Perhaps most importantly, the vessels involved are not capable of escalating significant use of force. The Bowditch is a Navy operated vessel, but not a warship. It is unarmed and crewed by civilians, not naval personnel, and is unable to project military or defensive force of any kind. The Chinese vessel that seized the UUV, a Dalang-III, may technically be a warship, but is only lightly armed for self-defense, and designed to conduct salvage work and submarine rescues, not combat operations. There was very little possibility for the seizure itself to spiral out of control since neither vessel could inflict much damage on the other.
While the seized UUV was comparatively innocuous itself, and the vessels involved held a low-risk of escalation, the legal precedent is more significant. Legal scholar Julian Ku explained two specific legal problems with the seizure. First, as a government vessel, the Bowditch and its UUV are entitled to sovereign immunity against seizure or foreign interference under the U.N. Law of the Sea. Second, China has only the most tenuous claim to jurisdiction or maritime rights in the area. The location is outside China’s ambiguous Nine-Dash Line, which was invalidated as any sort of legal boundary by a Hague court ruling in July of this year. That same court also ruled that the closest feature that China claims (a claim the U.S. does not recognize) and might use as a basis for maritime rights in the area, the Scarborough Shoal, is not entitled to an Exclusive Economic Zone.
What is as provocative as the seizure of U.S. property in defiance of customary interpretations of the U.N. Law of the Sea, is where the incident occurred. Previous major incidents between Chinese and U.S. surveillance assets, such as the 2001 EP-3 incident and the 2009 harassment of the USNS Impeccable by China Maritime Militia vessels, have occurred near the island of Hainan. Hainan is home to several Chinese naval and submarine bases, and China’s sensitivity to U.S. activity nearby can be understood, even if their reactions violated professional norms and rules between navies.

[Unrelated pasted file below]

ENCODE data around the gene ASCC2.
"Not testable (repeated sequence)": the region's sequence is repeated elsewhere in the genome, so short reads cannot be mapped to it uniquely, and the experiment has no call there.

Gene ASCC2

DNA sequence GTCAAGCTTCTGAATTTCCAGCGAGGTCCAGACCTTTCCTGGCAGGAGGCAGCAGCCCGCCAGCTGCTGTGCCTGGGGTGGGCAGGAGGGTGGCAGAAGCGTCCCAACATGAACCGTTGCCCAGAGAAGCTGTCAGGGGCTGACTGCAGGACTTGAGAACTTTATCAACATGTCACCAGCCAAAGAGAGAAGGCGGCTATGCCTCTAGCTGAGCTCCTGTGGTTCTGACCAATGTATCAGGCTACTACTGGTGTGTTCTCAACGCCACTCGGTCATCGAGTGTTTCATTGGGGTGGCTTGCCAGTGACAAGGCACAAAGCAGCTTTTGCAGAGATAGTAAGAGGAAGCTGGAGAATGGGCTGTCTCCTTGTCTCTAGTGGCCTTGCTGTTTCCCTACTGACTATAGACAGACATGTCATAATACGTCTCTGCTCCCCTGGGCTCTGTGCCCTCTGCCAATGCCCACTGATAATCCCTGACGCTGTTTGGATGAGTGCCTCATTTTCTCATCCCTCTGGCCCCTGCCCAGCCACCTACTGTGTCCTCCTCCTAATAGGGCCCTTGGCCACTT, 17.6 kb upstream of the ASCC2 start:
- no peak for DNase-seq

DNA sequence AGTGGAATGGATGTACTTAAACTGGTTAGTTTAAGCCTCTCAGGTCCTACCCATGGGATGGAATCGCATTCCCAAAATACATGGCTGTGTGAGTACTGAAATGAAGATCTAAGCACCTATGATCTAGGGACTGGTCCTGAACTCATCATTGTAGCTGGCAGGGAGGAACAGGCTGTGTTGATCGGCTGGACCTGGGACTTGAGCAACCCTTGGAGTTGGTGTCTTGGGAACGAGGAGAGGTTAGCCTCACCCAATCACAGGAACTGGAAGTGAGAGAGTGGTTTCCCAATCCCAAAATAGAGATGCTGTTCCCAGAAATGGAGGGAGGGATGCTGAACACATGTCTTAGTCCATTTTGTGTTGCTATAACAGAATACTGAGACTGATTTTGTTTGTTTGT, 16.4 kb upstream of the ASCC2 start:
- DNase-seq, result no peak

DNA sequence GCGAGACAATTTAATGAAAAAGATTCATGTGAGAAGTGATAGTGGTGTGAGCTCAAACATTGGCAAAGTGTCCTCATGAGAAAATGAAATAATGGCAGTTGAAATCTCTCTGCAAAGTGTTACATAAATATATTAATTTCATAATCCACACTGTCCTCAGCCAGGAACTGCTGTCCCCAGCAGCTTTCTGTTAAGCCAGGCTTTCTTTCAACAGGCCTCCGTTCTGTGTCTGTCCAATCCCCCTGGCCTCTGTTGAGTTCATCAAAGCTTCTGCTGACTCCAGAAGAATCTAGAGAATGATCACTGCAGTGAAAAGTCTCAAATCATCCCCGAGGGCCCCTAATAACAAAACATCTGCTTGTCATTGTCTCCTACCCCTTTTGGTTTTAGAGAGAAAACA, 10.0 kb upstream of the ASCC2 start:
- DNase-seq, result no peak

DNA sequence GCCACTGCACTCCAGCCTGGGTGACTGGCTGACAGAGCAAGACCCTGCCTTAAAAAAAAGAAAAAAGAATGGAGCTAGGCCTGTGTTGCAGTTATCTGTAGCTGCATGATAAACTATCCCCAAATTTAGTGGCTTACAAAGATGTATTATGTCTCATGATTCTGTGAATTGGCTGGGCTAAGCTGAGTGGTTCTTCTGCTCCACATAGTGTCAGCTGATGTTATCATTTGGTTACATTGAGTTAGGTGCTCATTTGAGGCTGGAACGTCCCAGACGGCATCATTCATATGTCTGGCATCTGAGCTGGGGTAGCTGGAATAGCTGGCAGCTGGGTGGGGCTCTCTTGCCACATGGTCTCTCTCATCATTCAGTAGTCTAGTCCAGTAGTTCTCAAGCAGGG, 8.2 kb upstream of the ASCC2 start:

Though Bowditch has been shadowed and harassed before, in 2001 and 2002, the incidents occurred in the Yellow Sea, not the South China Sea, and not since the bulk of China’s submarine modernization efforts. What makes last Thursday’s incident significant is that occurred approximately 50 nautical miles northwest of Subic Bay, nowhere near sensitive Chinese military facilities, and in waters that China has not claimed any jurisdiction over. But rather than make a new legal case, the Chinese Foreign Ministry avoided any new jurisdictional claims or sovereign immunity controversy, simply maintaining its innocuous safety-of-navigation explanation.
Some American analysts believe China has crossed a legal rubicon by violating sovereign immunity in waters it has not previously claimed jurisdictional rights in. But whatever China intended the UUV seizure to accomplish, the evidence suggests that it did not want the incident to precipitate a broader crisis, and the incident should serve as a caution to both the U.S. and China against actions that are open to more severe interpretations than intended, or could be used as justifications for escalated responses.
Steven Stashwick is an independent writer and researcher based in New York City focused on East Asian security and maritime issues, and is a regular contributor to The Diplomat magazine. He spent ten years on active duty as a Naval Officer with tours in the Pentagon and at-sea based in Japan and the Pacific. Still serving in the U.S. Navy Reserve, he writes in his private capacity and does not represent official positions of the U.S. government.
Follow him on Twitter: @StevenStashwick